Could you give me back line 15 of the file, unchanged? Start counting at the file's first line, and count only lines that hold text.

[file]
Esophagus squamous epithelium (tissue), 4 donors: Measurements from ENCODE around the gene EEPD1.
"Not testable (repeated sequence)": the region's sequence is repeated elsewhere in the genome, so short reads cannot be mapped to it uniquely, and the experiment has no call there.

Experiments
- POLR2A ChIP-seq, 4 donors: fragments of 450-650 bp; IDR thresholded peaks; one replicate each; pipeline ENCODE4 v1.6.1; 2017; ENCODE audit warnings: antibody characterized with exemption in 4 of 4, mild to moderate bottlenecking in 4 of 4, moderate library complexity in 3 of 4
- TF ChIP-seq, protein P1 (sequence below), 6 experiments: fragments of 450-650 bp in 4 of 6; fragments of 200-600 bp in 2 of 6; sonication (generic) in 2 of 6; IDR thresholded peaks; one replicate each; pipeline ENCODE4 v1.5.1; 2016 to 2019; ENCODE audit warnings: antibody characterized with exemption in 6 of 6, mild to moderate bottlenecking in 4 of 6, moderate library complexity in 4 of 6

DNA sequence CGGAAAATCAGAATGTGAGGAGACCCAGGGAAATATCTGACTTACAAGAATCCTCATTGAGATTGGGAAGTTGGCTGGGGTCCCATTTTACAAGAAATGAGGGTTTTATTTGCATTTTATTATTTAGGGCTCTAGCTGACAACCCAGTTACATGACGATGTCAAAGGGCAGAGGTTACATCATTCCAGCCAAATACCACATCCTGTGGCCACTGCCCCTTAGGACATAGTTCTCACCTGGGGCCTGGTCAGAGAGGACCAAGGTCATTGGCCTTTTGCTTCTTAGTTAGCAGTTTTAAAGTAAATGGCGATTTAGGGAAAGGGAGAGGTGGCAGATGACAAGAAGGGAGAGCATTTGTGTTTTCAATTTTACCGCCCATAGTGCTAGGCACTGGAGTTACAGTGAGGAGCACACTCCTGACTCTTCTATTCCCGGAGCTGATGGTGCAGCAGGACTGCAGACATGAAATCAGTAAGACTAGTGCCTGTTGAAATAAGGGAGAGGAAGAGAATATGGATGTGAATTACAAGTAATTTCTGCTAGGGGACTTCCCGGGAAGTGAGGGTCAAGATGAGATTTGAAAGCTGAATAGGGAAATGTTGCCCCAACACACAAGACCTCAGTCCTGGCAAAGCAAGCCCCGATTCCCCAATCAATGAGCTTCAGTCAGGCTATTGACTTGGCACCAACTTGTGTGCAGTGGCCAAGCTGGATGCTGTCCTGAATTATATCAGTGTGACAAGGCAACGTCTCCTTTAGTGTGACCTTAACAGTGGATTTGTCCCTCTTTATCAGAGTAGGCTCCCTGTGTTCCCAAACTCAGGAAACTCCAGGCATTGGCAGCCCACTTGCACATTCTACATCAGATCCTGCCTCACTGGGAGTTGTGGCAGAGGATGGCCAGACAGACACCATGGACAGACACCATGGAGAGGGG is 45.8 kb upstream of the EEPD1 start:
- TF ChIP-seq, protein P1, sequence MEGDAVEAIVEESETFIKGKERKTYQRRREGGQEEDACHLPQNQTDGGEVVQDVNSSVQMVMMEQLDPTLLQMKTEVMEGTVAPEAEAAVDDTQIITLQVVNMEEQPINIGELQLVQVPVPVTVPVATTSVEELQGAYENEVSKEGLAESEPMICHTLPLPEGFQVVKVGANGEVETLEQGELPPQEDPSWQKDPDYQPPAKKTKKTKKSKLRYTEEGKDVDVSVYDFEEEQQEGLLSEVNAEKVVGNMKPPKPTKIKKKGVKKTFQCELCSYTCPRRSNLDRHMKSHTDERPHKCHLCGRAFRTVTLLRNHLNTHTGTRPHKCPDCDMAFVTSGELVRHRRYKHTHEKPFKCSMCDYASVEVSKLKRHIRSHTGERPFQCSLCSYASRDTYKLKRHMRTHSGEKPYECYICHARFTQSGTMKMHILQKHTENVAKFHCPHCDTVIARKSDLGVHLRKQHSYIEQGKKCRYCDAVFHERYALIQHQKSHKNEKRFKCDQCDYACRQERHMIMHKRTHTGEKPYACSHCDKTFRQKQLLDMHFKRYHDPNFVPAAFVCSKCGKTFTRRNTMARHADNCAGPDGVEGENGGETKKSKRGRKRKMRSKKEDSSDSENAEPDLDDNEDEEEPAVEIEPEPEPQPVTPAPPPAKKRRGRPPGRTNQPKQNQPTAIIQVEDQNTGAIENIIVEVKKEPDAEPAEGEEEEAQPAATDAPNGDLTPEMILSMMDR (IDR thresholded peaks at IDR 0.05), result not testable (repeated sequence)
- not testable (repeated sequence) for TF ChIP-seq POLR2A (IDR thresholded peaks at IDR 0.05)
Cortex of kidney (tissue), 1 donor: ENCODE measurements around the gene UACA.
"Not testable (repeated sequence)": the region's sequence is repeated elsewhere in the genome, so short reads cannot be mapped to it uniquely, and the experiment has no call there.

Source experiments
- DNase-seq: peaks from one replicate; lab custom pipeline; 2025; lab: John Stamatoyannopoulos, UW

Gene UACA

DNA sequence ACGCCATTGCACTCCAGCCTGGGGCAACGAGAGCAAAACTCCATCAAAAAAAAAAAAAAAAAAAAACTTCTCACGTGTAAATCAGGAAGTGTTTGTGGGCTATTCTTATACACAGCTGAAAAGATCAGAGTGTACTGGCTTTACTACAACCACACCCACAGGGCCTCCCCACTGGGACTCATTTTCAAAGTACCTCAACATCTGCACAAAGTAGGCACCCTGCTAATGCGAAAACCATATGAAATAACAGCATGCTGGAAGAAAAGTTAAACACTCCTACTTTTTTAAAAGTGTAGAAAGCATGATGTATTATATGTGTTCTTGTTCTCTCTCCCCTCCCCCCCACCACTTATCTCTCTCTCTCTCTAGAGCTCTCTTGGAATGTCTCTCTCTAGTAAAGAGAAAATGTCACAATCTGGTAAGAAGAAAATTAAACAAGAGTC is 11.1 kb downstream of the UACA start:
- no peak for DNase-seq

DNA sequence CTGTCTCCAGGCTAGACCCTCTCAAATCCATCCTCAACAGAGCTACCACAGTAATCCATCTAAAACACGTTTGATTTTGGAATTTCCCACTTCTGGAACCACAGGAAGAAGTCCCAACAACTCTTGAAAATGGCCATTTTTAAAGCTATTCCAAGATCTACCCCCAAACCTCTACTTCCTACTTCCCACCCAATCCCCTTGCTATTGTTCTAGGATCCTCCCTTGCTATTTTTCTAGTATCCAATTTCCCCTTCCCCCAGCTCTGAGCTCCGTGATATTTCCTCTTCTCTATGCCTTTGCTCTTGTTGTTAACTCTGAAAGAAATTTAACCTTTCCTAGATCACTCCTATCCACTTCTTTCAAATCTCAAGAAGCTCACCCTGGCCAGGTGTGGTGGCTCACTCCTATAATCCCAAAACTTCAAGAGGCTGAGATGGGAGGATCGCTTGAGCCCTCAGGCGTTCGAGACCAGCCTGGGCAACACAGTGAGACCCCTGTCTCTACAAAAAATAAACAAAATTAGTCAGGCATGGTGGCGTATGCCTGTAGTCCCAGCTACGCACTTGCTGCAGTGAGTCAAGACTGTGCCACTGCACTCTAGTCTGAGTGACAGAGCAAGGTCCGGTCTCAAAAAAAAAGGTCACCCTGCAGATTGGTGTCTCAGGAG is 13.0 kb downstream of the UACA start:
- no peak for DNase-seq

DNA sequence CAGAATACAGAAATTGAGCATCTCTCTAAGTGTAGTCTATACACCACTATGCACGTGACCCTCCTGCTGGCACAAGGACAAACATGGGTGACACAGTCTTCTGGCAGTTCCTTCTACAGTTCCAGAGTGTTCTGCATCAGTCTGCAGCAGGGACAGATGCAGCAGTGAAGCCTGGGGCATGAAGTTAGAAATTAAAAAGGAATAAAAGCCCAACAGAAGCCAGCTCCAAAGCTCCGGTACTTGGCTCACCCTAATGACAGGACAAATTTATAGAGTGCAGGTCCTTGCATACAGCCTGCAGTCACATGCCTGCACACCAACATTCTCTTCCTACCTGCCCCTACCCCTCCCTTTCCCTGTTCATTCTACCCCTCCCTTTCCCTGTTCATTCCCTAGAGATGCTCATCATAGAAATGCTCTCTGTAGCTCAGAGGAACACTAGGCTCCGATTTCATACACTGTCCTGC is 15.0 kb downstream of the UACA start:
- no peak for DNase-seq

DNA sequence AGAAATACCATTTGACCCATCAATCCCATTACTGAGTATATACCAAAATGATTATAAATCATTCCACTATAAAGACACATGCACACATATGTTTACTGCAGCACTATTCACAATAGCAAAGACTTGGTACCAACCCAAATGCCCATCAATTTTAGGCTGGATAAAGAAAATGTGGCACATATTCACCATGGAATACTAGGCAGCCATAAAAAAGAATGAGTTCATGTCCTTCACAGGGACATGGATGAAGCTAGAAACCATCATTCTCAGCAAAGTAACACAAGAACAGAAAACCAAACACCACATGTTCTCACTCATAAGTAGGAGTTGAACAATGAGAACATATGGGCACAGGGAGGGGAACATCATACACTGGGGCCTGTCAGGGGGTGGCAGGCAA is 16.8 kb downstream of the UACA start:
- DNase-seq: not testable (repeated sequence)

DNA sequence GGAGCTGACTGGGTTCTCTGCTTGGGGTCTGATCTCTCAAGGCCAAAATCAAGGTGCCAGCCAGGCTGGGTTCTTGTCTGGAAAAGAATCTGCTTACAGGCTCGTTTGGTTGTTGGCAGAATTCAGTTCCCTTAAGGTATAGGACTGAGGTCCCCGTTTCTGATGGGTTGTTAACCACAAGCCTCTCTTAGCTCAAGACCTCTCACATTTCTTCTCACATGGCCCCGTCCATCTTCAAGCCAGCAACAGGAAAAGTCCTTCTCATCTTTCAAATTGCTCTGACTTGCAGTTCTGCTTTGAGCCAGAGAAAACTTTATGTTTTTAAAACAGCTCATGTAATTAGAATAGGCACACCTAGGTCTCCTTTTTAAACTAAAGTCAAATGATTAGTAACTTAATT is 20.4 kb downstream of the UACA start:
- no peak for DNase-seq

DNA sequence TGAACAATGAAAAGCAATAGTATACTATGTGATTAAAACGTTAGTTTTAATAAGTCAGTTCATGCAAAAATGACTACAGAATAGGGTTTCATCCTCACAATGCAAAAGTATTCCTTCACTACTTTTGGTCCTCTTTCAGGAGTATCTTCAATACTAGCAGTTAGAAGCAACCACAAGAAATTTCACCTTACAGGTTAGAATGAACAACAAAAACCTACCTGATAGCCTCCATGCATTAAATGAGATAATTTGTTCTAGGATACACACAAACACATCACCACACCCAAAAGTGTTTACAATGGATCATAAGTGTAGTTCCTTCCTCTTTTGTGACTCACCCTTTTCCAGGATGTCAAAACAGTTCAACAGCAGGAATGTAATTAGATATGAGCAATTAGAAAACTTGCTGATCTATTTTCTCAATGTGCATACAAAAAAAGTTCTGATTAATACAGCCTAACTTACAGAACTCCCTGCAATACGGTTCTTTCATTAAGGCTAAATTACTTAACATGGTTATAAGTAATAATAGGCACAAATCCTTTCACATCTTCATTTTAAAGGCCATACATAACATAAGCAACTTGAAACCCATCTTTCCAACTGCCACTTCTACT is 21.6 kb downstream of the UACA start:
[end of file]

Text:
- no peak for DNase-seq